Transfer of patients in practice sales

Nov. 1, 2004
Having sold two of my own general dental practices and hundreds of practices for my clients over the past 18 years, I am always impressed with how well patients of a general practice transfer to the new buying dentist.

Peter J. Mirabito, DDS, FAGD

Having sold two of my own general dental practices and hundreds of practices for my clients over the past 18 years, I am always impressed with how well patients of a general practice transfer to the new buying dentist.

One of the greatest fears buyers of dental practices have is that the patients of the practice they are purchasing are going to "jump ship" and leave when they take over. Buyers frequently say to me, "Shouldn't I expect to lose one-third to one-half of the patients when I take over a dental practice?" The answer is: If the transition is done properly, there is no reason to lose anywhere near that many patients. In fact, with a well-orchestrated, practice-sale transition, the patient loss should be in the single digits to the lower teens, barring any unusual circumstances which I will discuss later in this article.

The overall concept in the transfer of patients is the transfer of trust. The dentist who these patients have trusted for years is now recommending that his or her patients meet and give the new dentist buying his practice an opportunity to be their new dentist.

Let's look at it from the patient's point of view. Patients think, "The dentist who I have been seeing for years is retiring. I am going to have to go to a new dentist one way or the other. I can go to the doctor who my dentist — the dentist I have trusted for years — recommends, or I can start shopping around for a totally new, unfamiliar dentist. I can go to a new practice where I don't know anybody or I can try the new dentist at the practice I have been going to where I've known the receptionist and dental assistant for years, and where the hygienist knows me and my individual dental concerns and needs. The staff knows me and my family, and the practice is in a location that is convenient for me."

It just makes sense that the vast majority of patients — with some exceptions — will at least give the new dentist a try. It is then the responsibility of the new dentist to make a good first impression and win over the patients.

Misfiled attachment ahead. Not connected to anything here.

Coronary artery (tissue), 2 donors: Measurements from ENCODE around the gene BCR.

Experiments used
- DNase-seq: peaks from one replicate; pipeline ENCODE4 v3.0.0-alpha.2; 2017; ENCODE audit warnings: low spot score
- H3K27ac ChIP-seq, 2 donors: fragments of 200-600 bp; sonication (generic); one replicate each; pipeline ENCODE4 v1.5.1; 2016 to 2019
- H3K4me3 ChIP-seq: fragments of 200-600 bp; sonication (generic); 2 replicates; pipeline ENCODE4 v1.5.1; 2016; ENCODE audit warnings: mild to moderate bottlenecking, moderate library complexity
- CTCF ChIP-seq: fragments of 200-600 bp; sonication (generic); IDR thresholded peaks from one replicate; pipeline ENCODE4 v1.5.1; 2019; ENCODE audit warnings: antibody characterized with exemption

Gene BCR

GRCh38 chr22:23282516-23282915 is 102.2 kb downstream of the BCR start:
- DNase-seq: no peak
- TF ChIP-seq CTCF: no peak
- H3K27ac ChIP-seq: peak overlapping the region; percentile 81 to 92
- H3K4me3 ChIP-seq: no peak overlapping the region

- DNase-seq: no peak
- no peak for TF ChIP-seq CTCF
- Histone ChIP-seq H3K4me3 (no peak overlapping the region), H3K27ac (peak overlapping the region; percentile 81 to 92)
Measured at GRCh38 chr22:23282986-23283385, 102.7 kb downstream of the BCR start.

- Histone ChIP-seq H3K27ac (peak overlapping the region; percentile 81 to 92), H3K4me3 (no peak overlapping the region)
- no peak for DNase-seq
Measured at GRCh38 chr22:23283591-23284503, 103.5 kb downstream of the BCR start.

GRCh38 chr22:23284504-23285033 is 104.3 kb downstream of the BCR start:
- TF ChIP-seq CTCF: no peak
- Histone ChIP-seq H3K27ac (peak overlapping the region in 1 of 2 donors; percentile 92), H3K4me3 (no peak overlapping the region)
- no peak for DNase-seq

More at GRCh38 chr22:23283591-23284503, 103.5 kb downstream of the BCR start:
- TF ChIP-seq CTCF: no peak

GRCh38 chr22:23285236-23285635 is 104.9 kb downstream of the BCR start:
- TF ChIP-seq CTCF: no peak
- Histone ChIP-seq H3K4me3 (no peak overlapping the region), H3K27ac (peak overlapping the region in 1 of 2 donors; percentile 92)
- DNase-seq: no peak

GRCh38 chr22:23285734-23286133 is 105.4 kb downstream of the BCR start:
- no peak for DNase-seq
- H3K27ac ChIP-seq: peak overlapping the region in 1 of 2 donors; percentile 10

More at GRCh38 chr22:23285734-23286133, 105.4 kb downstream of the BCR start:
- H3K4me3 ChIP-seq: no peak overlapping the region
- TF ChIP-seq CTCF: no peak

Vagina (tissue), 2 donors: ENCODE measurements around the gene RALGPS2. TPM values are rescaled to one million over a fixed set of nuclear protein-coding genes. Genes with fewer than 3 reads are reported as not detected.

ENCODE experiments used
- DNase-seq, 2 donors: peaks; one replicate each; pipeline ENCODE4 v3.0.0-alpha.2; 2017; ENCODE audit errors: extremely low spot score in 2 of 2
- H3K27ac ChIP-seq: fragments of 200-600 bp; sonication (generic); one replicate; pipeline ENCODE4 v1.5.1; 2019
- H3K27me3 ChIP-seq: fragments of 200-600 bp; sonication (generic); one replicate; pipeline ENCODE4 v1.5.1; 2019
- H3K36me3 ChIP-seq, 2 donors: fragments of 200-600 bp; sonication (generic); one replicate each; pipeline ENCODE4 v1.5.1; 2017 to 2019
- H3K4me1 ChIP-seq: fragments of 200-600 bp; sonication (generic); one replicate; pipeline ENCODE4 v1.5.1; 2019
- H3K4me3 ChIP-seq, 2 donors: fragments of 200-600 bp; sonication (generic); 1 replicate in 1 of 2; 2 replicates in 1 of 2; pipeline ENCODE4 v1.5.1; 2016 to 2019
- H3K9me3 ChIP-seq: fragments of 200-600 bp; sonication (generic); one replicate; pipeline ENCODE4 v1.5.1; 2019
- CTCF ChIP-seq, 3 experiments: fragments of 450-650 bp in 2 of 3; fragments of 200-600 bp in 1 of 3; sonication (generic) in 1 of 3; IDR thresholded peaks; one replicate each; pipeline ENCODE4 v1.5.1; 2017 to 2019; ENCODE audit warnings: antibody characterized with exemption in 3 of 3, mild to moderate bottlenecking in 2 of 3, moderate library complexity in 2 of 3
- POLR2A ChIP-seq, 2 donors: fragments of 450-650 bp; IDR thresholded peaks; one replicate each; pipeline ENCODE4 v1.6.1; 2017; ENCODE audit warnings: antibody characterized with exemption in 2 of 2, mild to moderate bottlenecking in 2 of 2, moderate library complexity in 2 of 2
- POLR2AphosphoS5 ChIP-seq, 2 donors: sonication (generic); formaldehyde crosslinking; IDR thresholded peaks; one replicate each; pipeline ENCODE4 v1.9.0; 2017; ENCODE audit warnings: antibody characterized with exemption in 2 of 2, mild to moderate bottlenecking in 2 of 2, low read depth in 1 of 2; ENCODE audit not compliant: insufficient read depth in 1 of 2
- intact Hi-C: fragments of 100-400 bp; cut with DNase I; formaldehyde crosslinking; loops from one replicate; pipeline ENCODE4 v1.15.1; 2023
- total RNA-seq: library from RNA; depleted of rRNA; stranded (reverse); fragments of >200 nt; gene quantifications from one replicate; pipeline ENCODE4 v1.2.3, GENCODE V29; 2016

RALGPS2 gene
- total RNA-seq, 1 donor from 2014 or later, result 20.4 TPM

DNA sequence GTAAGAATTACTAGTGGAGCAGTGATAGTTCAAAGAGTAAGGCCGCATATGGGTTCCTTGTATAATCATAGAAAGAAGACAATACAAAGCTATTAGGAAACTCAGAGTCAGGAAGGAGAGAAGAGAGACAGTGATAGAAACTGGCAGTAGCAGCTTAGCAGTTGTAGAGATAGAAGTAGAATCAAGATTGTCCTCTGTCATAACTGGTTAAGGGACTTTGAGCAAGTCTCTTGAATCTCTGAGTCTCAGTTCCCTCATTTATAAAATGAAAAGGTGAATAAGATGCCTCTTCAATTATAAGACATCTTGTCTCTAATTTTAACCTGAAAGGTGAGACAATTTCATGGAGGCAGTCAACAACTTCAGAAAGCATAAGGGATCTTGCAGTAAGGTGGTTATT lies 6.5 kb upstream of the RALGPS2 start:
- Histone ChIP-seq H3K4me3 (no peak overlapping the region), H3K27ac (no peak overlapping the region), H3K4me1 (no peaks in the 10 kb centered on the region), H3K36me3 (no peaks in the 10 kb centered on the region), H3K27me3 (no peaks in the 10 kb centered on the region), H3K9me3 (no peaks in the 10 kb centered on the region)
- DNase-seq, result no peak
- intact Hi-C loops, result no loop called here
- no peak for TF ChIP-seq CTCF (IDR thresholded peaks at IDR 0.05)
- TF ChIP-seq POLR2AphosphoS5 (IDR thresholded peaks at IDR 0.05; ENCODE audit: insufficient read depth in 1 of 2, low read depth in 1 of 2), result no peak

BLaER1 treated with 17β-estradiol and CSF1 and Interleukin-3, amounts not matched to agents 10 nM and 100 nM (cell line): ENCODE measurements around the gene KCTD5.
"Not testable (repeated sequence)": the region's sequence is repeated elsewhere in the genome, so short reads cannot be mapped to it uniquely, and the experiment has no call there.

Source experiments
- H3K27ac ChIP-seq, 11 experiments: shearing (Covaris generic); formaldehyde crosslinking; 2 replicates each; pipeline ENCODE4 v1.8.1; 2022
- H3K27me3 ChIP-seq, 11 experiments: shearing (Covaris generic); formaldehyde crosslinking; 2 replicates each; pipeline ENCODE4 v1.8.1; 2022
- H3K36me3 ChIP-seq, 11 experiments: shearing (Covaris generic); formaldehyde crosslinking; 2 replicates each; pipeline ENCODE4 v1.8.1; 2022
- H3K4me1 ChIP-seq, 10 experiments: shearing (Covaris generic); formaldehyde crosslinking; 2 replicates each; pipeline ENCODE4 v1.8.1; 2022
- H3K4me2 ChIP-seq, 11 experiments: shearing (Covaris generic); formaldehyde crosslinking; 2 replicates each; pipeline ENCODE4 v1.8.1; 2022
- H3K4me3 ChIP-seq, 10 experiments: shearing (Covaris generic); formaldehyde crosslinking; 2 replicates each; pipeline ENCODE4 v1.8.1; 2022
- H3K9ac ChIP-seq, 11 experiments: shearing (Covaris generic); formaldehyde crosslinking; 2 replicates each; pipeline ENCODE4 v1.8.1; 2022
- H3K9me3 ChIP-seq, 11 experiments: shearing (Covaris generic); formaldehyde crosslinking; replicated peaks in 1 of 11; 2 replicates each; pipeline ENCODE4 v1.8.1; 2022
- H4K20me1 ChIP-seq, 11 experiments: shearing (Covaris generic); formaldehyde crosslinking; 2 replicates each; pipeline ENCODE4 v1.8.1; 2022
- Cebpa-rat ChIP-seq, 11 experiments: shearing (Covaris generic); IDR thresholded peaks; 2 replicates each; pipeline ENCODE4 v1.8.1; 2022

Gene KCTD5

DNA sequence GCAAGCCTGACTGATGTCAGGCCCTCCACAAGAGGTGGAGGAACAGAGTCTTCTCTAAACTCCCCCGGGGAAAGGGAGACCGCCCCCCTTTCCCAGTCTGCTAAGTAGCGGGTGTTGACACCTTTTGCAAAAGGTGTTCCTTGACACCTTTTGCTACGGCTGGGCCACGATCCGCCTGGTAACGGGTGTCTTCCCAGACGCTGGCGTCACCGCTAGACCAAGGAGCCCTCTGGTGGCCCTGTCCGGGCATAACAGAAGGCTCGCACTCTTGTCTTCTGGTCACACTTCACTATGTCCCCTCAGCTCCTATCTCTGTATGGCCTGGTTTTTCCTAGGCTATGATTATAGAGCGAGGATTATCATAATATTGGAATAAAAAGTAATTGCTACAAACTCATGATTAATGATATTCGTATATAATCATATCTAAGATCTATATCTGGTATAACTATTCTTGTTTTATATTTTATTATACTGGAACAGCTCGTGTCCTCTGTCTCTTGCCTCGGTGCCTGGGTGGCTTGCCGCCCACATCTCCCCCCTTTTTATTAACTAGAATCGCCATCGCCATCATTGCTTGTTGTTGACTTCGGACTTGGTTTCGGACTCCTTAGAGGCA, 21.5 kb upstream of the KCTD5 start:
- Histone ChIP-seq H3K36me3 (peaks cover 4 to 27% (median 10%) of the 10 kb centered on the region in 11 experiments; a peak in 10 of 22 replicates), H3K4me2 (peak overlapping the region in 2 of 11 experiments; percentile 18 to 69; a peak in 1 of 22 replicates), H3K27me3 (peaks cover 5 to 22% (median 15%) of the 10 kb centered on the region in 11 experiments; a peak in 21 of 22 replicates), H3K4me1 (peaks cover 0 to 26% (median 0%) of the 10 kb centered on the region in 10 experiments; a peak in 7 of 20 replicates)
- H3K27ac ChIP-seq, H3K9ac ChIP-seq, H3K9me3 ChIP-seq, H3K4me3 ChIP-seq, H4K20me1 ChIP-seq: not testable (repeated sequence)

There are some circumstances that a buyer should be aware of that can imperil the success of an effective patient transfer in a newly purchased practice. The first one is if the practice has moved recently. For example, let's say the selling practice has moved from an urban location to the suburbs three years prior to the sale. The vast majority of patients moved with the practice. However, when it comes time for the selling dentist to retire, many of the patients might take this opportunity to find a dentist in a more convenient location for them.

The second situation is where a selling dentist originally lived close to his practice, then moved his residence some distance from his practice. Over the years, many of his friends and social acquaintances came to see him for their dental treatment. Consequently, a significant percentage of his practice was made up of patients from in and around his new residence. Again, when the selling doctor retires, these patients may decide to find a dentist closer to home.

For these reasons, it is important for practice buyers, as part of their prepurchase due diligence, to check the zip codes of the patients of the practice. Do this through a chart audit prior to the sale to see where the majority of the patients-of-record live and work. The patients who are coming from zip codes that are a considerable distance from the practice may not stay with it after the sale.

Another critical transition issue for a buying dentist to retain the maximum number of patients is to not make any significant changes to the practice for at least the first six to 12 months after the purchase. That is, do not make any changes to the basic operation of the practice, such as staff members, office hours, and financial and dental insurance office policies.

Barring any unusual circumstances as outlined above — and assuming a well-planned and executed transition strategy — a practice buyer can generally expect a high percent of patient retention when purchasing a general dental practice.

Dr. Peter Mirabito is the senior and managing partner of Precise Consultants, a firm specializing in dental practice sales, appraisals and associateships, since 1986. He has appraised and/or sold dental practices in Arizona, Colorado, Kansas, Minnesota, Montana, Nebraska, Nevada, New Mexico, New York, South Dakota, Texas, Utah, and Wyoming. He is one of the founding members of American Dental Sales. He can be reached at (800) 307- 2537, [email protected] or through the ADS Web site at

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